Surely they wouldn’t all be as scary as “Maximillian” was in the Disney film “The Black Hole” from 1979, which I saw as a youngster (under the age of 10) and had nightmares about for years ! However, the fairly freaky-looking NS-5 robots in this film do get scarier when the red light goes on to say they are in bypass-mode. I wouldn’t want to get in their way !
So, the story is enjoyable and makes you actually think a bit, the robots are good, and the acting in general is good. Even Will Smith, and I don’t say that too often.
The only real problem I have is when the CGI gets ahead of itself. The particular sequence I’m unimpressed by was the chase sequence where Spooner is driving his [Product Placement] Audi in his [Product Placement] Converse All-Stars, and comes under attack from two transporters full of NS-5s. Lousy. I know its set in the future, and I know that I have to suspend my disbelief, but really that whole sequence was awful !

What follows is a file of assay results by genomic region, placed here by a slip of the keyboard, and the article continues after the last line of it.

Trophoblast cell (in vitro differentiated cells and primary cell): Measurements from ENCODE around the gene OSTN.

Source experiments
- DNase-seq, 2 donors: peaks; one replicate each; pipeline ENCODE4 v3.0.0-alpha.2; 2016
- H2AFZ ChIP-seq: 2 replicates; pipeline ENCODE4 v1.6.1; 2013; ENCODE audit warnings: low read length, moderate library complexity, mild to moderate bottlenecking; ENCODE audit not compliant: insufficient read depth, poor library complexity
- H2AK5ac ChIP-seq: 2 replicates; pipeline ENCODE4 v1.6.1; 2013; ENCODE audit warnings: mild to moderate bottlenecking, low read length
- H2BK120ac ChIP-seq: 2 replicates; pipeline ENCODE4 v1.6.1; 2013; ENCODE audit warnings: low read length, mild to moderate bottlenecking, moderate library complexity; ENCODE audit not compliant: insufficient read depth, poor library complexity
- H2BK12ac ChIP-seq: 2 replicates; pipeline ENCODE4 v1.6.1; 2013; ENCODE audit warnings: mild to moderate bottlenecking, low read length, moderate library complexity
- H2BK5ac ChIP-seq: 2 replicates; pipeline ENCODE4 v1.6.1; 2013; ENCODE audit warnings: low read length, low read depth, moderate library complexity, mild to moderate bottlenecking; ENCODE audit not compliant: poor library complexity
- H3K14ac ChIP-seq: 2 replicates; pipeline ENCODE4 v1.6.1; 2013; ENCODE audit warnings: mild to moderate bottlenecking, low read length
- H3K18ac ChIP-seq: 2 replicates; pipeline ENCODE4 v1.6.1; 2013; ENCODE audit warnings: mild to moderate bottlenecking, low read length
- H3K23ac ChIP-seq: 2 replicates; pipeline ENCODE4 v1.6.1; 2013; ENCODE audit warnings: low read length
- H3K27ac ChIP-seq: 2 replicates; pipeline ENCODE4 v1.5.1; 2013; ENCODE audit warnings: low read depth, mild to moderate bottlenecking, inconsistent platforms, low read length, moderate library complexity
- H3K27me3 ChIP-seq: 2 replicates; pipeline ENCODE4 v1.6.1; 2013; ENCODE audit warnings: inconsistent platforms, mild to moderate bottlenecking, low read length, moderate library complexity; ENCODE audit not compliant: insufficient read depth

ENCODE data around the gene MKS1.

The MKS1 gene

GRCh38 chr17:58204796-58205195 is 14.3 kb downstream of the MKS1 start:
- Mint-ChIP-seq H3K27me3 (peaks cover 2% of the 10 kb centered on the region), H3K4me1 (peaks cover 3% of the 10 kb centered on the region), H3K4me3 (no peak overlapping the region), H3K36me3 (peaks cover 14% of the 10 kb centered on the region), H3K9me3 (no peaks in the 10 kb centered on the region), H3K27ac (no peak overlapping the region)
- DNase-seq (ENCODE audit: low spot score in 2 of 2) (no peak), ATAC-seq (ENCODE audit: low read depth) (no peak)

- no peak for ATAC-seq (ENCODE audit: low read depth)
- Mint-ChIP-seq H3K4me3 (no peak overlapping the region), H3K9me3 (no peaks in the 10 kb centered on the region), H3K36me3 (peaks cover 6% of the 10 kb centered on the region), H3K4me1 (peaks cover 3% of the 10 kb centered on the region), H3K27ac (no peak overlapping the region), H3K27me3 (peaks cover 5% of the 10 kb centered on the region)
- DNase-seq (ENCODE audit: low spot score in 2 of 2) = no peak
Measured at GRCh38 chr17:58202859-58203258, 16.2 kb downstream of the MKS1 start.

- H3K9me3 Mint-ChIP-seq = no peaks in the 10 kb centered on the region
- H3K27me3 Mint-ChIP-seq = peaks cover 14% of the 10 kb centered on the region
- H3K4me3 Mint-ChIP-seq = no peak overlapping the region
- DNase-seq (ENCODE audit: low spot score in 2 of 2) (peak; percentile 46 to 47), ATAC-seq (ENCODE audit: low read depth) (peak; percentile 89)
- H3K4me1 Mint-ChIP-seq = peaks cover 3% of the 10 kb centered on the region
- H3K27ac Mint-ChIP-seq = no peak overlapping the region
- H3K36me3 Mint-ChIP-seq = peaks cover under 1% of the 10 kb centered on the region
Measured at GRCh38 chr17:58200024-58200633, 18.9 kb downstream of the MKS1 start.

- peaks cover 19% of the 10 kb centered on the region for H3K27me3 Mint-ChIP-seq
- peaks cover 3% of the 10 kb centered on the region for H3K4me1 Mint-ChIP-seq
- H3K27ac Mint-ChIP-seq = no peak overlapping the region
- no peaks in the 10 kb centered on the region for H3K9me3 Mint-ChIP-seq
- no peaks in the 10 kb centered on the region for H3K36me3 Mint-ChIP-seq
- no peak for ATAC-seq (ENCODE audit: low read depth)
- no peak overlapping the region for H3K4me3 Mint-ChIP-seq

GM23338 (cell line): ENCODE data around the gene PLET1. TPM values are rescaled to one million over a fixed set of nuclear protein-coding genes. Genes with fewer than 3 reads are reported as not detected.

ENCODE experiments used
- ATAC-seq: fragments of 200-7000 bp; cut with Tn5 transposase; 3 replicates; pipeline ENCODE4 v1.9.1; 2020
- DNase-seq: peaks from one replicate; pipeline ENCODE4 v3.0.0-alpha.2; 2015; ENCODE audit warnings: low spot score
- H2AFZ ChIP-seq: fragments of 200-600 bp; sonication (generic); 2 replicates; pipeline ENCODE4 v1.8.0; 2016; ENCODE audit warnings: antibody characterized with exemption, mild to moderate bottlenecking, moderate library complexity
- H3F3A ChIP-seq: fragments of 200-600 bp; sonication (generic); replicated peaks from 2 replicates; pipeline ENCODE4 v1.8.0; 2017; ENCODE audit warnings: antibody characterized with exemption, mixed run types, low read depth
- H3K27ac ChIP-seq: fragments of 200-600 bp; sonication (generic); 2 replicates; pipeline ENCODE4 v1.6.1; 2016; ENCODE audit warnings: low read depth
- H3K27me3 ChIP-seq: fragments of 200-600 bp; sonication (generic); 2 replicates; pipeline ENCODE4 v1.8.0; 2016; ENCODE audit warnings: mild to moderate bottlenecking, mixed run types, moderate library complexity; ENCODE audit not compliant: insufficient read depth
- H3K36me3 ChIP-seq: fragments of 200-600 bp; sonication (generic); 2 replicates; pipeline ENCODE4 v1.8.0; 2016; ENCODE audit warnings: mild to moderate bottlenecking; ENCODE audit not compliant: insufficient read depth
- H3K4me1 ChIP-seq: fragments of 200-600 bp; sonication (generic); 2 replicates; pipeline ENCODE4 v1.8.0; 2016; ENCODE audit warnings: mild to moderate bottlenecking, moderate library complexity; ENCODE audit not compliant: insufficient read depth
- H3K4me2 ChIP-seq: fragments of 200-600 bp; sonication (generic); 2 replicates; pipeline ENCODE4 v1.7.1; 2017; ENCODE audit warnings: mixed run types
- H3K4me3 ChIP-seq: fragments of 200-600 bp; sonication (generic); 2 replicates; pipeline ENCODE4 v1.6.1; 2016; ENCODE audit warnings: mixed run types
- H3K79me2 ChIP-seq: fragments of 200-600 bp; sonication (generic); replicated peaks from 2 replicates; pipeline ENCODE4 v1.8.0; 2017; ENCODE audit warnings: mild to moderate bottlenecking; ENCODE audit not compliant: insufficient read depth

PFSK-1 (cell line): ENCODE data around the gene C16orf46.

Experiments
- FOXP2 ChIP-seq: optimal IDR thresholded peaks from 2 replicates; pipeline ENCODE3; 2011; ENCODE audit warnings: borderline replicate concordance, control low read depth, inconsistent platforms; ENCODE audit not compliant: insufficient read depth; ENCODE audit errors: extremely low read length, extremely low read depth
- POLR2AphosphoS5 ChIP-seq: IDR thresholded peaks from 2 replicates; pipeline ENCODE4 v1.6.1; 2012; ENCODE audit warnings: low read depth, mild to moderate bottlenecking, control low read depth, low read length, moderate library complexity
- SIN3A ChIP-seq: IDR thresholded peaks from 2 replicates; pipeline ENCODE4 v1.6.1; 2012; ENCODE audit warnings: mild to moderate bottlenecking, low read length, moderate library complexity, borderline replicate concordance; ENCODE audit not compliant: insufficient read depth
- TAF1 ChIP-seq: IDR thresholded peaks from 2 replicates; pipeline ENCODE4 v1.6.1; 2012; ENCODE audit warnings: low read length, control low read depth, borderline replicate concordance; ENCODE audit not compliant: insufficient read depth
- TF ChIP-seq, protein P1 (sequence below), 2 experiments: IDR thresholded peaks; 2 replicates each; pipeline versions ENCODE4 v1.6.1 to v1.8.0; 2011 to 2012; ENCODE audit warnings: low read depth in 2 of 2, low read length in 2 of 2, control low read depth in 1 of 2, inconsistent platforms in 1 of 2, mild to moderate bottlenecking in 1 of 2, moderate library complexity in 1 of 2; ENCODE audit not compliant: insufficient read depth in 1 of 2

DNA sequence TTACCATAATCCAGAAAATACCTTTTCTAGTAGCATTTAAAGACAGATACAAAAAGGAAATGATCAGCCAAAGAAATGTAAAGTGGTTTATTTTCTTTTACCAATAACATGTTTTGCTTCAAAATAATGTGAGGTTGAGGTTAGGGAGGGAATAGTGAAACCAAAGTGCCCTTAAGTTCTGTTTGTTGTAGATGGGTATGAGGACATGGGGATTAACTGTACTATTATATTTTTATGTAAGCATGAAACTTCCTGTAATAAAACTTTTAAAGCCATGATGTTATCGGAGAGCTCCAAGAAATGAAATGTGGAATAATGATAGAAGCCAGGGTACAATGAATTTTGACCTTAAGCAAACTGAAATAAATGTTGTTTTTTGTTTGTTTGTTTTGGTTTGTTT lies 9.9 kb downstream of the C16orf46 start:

I lost count of the number of times that a robot landed on the car, only for it to flap around uselessly in front of him before being despatched. He should’ve been dead 20 times.
And the CGI of the car driving around REALLY annoyed me.
The final “twist” (not a madman, but the supercomputer to blame, and the good Dr Lanning sacrificing himself so that the truth could get out) was good.
However, I didn’t buy the idea that a population that was really quite dependent on their robotic helpers would be able to suddenly decide to cast them all out and exist without them. How would they cope having to do all the menial jobs that they’d give to their slave workforce ?!!
So for me, this may be my favourite Will Smith film (and it really is “his” film). Well, its this or Independence Day.
7/10. Enjoyable action movie. Though I could’ve done without quite so much product placement !!